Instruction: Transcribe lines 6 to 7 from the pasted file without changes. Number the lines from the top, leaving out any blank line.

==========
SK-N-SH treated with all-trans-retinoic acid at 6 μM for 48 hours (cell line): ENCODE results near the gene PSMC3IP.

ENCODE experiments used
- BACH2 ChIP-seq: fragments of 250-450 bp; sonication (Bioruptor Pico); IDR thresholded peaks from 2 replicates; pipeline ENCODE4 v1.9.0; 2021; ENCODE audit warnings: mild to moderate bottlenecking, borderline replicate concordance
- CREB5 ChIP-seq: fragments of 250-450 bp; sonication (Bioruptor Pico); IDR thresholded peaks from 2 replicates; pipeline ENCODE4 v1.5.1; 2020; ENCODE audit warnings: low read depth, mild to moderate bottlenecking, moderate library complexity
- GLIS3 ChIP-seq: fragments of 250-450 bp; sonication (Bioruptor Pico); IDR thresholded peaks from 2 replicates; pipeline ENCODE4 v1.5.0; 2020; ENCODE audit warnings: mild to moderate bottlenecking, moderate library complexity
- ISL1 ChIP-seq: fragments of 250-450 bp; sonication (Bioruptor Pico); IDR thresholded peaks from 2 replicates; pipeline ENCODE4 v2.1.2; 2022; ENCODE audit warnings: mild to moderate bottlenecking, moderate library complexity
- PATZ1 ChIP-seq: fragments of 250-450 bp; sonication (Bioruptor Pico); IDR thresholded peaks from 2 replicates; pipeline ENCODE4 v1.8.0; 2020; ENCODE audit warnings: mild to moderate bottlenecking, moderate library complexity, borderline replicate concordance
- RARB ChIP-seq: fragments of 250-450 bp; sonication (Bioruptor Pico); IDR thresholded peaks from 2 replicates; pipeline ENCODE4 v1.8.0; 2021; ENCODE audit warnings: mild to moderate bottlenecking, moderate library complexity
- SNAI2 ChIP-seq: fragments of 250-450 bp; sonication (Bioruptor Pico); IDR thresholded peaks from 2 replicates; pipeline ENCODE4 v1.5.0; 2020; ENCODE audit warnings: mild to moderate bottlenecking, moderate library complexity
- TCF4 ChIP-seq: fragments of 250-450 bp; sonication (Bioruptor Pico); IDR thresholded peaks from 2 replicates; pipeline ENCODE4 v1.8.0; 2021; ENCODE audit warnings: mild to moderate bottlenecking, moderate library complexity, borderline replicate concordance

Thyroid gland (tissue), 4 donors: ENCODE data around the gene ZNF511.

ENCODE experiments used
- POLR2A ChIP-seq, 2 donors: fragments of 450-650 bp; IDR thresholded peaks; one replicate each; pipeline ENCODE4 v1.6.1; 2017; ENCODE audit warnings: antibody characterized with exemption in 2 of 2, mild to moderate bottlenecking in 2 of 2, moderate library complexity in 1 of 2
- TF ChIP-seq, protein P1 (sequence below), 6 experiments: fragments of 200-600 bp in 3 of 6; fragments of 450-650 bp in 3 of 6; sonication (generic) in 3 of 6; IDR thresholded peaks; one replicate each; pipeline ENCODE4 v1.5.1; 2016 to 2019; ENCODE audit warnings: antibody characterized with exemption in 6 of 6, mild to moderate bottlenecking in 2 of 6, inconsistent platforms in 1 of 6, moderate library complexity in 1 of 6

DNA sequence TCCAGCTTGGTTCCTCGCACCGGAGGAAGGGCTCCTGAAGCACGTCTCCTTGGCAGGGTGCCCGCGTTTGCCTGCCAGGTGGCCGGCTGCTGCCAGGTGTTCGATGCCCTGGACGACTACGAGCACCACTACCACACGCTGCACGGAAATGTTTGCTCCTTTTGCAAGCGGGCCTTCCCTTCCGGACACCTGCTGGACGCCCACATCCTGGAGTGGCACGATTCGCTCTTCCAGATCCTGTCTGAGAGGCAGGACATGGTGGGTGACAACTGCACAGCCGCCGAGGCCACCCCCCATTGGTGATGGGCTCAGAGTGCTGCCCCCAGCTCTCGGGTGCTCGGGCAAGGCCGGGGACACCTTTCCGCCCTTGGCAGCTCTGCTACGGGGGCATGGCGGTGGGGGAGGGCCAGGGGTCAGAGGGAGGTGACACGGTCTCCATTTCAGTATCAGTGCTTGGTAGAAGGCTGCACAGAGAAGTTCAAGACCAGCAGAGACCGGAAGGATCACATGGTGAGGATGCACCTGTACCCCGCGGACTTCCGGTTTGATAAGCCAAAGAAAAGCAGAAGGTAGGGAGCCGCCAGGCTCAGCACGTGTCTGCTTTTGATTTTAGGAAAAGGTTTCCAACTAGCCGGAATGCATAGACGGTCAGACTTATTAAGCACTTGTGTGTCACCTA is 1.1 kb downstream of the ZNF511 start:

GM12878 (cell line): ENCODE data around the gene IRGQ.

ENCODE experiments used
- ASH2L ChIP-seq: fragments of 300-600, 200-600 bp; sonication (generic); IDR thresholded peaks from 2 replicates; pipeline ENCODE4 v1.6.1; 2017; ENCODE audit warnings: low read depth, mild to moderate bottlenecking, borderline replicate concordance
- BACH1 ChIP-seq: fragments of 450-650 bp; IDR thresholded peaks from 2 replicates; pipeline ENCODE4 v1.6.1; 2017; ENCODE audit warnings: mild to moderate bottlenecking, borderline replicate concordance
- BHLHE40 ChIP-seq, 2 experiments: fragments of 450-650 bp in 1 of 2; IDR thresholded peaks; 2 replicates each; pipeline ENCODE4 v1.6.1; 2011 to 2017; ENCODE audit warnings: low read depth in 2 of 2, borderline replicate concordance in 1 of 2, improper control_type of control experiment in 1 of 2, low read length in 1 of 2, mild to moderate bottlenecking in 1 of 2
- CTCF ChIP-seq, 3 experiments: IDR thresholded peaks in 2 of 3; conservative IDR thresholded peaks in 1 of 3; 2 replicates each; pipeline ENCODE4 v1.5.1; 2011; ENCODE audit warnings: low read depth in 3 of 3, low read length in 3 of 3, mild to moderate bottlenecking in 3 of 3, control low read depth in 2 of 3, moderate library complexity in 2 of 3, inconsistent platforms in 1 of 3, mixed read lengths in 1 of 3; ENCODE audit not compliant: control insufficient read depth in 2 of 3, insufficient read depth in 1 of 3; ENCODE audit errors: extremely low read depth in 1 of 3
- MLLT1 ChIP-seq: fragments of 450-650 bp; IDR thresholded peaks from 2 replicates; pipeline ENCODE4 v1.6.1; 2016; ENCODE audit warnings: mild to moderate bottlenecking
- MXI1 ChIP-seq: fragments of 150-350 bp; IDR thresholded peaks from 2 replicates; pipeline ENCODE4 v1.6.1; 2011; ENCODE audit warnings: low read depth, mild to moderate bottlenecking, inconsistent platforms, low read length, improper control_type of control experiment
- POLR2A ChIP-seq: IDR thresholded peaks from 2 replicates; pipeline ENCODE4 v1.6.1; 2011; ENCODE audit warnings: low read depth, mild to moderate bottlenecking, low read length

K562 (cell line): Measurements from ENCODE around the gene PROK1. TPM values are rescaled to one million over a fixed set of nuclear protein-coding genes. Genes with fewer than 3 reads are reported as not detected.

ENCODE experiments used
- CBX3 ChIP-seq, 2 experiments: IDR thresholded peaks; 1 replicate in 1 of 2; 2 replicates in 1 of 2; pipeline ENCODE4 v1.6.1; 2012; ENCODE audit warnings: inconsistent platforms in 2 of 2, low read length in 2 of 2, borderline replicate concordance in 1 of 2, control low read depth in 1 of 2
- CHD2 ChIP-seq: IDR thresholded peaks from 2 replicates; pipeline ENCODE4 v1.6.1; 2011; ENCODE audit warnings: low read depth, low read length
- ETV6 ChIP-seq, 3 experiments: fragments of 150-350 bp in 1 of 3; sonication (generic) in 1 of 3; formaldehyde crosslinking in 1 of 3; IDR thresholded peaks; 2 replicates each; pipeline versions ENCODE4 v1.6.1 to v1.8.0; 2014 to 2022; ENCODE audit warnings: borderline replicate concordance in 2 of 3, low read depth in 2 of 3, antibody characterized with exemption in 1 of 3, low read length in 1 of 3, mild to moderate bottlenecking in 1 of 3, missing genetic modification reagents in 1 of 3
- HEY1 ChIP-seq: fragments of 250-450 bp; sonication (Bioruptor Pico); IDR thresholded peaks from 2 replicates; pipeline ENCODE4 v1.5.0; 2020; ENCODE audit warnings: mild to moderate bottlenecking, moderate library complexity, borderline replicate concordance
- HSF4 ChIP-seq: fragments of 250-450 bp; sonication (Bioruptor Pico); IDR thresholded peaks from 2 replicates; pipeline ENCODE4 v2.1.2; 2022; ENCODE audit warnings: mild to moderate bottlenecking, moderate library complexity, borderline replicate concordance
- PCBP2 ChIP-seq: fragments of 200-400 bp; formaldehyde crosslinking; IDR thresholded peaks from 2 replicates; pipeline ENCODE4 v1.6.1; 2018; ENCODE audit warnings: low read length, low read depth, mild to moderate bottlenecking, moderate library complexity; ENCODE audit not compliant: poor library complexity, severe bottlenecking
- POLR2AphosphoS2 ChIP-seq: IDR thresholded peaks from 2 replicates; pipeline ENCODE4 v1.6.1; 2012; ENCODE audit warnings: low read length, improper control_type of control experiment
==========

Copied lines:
- ISL1 ChIP-seq: fragments of 250-450 bp; sonication (Bioruptor Pico); IDR thresholded peaks from 2 replicates; pipeline ENCODE4 v2.1.2; 2022; ENCODE audit warnings: mild to moderate bottlenecking, moderate library complexity
- PATZ1 ChIP-seq: fragments of 250-450 bp; sonication (Bioruptor Pico); IDR thresholded peaks from 2 replicates; pipeline ENCODE4 v1.8.0; 2020; ENCODE audit warnings: mild to moderate bottlenecking, moderate library complexity, borderline replicate concordance